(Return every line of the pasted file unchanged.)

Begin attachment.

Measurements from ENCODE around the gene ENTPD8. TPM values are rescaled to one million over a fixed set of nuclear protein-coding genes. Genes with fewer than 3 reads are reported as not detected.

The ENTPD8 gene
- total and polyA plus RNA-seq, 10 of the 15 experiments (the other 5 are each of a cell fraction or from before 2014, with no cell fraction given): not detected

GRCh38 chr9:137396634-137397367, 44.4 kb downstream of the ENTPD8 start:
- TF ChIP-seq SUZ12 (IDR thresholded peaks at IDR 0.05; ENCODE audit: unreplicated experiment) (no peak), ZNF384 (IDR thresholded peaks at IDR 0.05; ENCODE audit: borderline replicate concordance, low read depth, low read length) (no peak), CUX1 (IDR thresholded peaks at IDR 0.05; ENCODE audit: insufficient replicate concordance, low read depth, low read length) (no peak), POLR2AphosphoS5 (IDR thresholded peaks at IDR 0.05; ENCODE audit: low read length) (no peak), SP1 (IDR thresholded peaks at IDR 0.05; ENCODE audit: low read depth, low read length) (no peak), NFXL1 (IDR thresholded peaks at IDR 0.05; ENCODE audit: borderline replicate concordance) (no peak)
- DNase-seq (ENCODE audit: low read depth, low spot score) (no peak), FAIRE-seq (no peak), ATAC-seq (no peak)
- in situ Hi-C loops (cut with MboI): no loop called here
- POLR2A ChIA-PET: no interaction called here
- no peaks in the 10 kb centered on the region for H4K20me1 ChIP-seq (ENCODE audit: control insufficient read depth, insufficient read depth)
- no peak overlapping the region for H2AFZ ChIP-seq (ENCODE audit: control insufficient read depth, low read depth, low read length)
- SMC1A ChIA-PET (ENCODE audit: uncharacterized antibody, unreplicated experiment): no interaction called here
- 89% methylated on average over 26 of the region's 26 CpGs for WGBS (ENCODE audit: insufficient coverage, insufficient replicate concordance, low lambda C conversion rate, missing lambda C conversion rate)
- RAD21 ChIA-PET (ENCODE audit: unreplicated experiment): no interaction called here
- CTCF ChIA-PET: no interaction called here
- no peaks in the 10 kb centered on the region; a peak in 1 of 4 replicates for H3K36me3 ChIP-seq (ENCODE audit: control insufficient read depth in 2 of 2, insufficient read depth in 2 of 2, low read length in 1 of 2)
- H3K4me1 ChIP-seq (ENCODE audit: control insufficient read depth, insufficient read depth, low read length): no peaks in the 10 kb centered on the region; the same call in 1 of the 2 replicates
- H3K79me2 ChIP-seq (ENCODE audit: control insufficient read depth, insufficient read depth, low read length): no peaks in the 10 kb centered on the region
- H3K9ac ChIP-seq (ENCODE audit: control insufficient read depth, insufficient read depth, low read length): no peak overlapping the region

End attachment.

Measurements from ENCODE around the gene ENTPD8. TPM values are rescaled to one million over a fixed set of nuclear protein-coding genes. Genes with fewer than 3 reads are reported as not detected.

The ENTPD8 gene
- total and polyA plus RNA-seq, 10 of the 15 experiments (the other 5 are each of a cell fraction or from before 2014, with no cell fraction given): not detected

GRCh38 chr9:137396634-137397367, 44.4 kb downstream of the ENTPD8 start:
- TF ChIP-seq SUZ12 (IDR thresholded peaks at IDR 0.05; ENCODE audit: unreplicated experiment) (no peak), ZNF384 (IDR thresholded peaks at IDR 0.05; ENCODE audit: borderline replicate concordance, low read depth, low read length) (no peak), CUX1 (IDR thresholded peaks at IDR 0.05; ENCODE audit: insufficient replicate concordance, low read depth, low read length) (no peak), POLR2AphosphoS5 (IDR thresholded peaks at IDR 0.05; ENCODE audit: low read length) (no peak), SP1 (IDR thresholded peaks at IDR 0.05; ENCODE audit: low read depth, low read length) (no peak), NFXL1 (IDR thresholded peaks at IDR 0.05; ENCODE audit: borderline replicate concordance) (no peak)
- DNase-seq (ENCODE audit: low read depth, low spot score) (no peak), FAIRE-seq (no peak), ATAC-seq (no peak)
- in situ Hi-C loops (cut with MboI): no loop called here
- POLR2A ChIA-PET: no interaction called here
- no peaks in the 10 kb centered on the region for H4K20me1 ChIP-seq (ENCODE audit: control insufficient read depth, insufficient read depth)
- no peak overlapping the region for H2AFZ ChIP-seq (ENCODE audit: control insufficient read depth, low read depth, low read length)
- SMC1A ChIA-PET (ENCODE audit: uncharacterized antibody, unreplicated experiment): no interaction called here
- 89% methylated on average over 26 of the region's 26 CpGs for WGBS (ENCODE audit: insufficient coverage, insufficient replicate concordance, low lambda C conversion rate, missing lambda C conversion rate)
- RAD21 ChIA-PET (ENCODE audit: unreplicated experiment): no interaction called here
- CTCF ChIA-PET: no interaction called here
- no peaks in the 10 kb centered on the region; a peak in 1 of 4 replicates for H3K36me3 ChIP-seq (ENCODE audit: control insufficient read depth in 2 of 2, insufficient read depth in 2 of 2, low read length in 1 of 2)
- H3K4me1 ChIP-seq (ENCODE audit: control insufficient read depth, insufficient read depth, low read length): no peaks in the 10 kb centered on the region; the same call in 1 of the 2 replicates
- H3K79me2 ChIP-seq (ENCODE audit: control insufficient read depth, insufficient read depth, low read length): no peaks in the 10 kb centered on the region
- H3K9ac ChIP-seq (ENCODE audit: control insufficient read depth, insufficient read depth, low read length): no peak overlapping the region